Commercial property values decreased by 0.1 percent in Calendar Year (CY) 2012, coming in at $30.4 billion. Although multi-family rental properties fall into that category and increased by almost 1 percent, the rest of the commercial property types (office, retail, hotel) declined by 0.5 percent. Commercial properties still account for 49 percent of the county’s tax base.
A county press release suggests the drop in commercial property values is due to impacts from the Base Realignment and Closure (BRAC) in Crystal City and concerns about federal budget issues. The budget concerns are expected to have an impact for the next few years. While state and federal grant funding remains uncertain, real estate tax revenues represent approximately 56 percent of the county’s total revenues.
“These assessments reflect the impact that BRAC, and the slow economic recovery, continues to have on Arlington,” said Arlington County Manager Barbara Donnellan in a statement. “While our balance of commercial and residential development continues to keep Arlington’s economic outlook fundamentally sound, we are not immune from the larger economic forces that continue to buffet the nation. As we projected late last year, there will be about a $50 million gap between the County’s revenues and expenses, and both County government and Schools will need to make some tough choices to close that gap.”
Overall, Arlington’s 2013 real estate assessments remained unchanged. The average assessment for existing single-family properties, including condominiums, townhouses and detached homes, increased by about 1 percent, to $524,700.
Real estate assessments will be mailed to all Arlington property owners starting today, and will be available online after 5:00 p.m. Of all residential property owners, 47 percent will see no change in their assessment, 22 percent will see declines of varying amounts and 31 will see increases of varying amounts.
Real estate assessments were mailed out to Arlington residents several weeks ago, but there appears to be a glitch with some of them. A number of home owners reported being confused about why they received more than one assessment.
Assessor Tommy Rice explains that there were errors in some addresses, and unit numbers were erroneously omitted on some envelopes. Although the postal service managed to get some of the mailings to the correct recipients, not all made it to their destinations. Therefore, second notices with complete addresses were sent to all affected property owners. The actual assessments were not altered.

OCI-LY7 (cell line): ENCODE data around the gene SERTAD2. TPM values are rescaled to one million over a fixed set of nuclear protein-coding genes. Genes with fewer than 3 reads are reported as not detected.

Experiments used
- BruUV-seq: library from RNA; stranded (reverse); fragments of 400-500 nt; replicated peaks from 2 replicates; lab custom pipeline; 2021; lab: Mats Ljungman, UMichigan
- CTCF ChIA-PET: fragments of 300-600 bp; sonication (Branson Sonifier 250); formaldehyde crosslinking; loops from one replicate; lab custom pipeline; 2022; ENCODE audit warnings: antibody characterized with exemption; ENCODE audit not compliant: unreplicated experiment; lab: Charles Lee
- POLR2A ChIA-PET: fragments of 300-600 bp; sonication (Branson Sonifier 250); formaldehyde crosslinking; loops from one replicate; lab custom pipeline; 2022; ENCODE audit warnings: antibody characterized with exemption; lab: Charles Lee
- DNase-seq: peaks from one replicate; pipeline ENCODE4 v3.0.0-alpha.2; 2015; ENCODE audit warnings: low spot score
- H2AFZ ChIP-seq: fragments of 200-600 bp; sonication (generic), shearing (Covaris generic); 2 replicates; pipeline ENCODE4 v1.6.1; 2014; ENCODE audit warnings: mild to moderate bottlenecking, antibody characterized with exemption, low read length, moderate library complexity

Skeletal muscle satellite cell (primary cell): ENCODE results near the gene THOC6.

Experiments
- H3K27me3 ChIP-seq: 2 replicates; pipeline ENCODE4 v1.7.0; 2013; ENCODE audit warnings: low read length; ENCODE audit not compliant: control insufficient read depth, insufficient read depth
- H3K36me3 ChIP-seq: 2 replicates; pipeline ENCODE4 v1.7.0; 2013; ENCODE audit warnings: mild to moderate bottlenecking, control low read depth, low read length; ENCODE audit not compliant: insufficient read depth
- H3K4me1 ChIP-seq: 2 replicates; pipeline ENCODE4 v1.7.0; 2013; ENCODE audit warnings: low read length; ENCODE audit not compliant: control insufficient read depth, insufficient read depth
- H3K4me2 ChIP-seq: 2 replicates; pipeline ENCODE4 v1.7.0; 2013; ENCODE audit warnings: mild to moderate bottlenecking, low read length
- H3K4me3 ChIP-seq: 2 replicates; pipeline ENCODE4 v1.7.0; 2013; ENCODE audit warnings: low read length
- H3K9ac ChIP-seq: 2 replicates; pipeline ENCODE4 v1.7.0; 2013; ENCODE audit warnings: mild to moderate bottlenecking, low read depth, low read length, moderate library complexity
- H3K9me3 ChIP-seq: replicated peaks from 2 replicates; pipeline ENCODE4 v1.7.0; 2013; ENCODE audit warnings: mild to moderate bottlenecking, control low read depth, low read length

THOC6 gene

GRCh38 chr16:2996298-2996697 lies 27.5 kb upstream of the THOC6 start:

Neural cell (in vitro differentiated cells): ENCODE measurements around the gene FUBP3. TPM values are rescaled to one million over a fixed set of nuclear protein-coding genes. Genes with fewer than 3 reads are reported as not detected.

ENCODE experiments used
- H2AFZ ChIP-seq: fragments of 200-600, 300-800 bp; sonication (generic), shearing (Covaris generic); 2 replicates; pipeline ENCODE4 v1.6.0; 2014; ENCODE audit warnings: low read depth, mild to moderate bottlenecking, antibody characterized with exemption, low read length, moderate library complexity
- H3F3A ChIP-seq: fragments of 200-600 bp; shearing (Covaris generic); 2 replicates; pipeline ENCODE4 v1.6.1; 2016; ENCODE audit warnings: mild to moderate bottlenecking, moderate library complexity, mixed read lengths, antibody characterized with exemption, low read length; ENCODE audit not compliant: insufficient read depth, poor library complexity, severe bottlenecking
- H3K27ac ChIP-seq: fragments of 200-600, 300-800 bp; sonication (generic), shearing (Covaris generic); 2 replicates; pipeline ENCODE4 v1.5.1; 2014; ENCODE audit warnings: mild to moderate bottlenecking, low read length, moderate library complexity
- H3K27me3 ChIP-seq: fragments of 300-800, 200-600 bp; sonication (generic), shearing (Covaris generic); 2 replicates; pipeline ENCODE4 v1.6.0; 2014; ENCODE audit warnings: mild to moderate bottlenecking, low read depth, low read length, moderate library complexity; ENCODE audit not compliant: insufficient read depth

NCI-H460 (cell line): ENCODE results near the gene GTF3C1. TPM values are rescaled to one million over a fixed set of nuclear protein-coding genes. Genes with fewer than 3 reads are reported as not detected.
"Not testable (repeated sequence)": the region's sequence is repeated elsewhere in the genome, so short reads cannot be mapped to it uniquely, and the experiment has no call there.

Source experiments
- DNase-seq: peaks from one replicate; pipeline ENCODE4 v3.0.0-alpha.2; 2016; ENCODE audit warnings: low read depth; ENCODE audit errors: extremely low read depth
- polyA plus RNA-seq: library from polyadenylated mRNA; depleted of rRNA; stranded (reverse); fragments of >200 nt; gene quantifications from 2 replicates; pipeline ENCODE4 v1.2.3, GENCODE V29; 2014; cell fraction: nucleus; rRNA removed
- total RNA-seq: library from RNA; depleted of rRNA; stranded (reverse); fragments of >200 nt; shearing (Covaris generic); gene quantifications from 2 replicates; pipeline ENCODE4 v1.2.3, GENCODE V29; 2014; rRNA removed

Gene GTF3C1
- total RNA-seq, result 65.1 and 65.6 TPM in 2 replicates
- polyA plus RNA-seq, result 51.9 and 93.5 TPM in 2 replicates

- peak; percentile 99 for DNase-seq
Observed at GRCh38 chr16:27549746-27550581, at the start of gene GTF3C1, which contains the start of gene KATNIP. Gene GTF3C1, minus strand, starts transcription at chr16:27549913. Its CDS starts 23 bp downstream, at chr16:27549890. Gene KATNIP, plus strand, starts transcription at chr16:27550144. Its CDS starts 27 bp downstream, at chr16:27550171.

Blame apparently lies with the software used by the county’s print shop. Arlington will be recovering the costs of the duplicate mailings from the software vendor.
For the second year in a row, Arlington’ assessed property values have gone up. Overall, 2012 real estate assessments increased by 6.6 percent.
Commercial property experienced significant growth, increasing by 13.5 percent. That puts the commercial tax base at its highest level ever, accounting for 49% of the county’s real estate tax base.
“Our commercial properties are in strong demand, particularly apartment and office buildings,” Arlington County Manager Barbara Donnellan said in a statement. “This is our second year of economic recovery — very good news for our community.”
Single family properties, including condominiums, town houses and attached homes, saw a more modest increase of 1.8 percent.
Real estate assessments will be mailed out today to all Arlington property owners. They will also be available online starting at 5:00 p.m.
The increase in property assessments will mean additional revenue for Arlington County, in the form of higher real estate tax payments, in Fiscal Year 2013. Donnellan’s proposed budget for FY 2013 will be presented next month.
For years now, one has been able to input an address into an Arlington County web page and find information like how much the property is assessed for, how much it has sold for in the past, and the name of the property owner.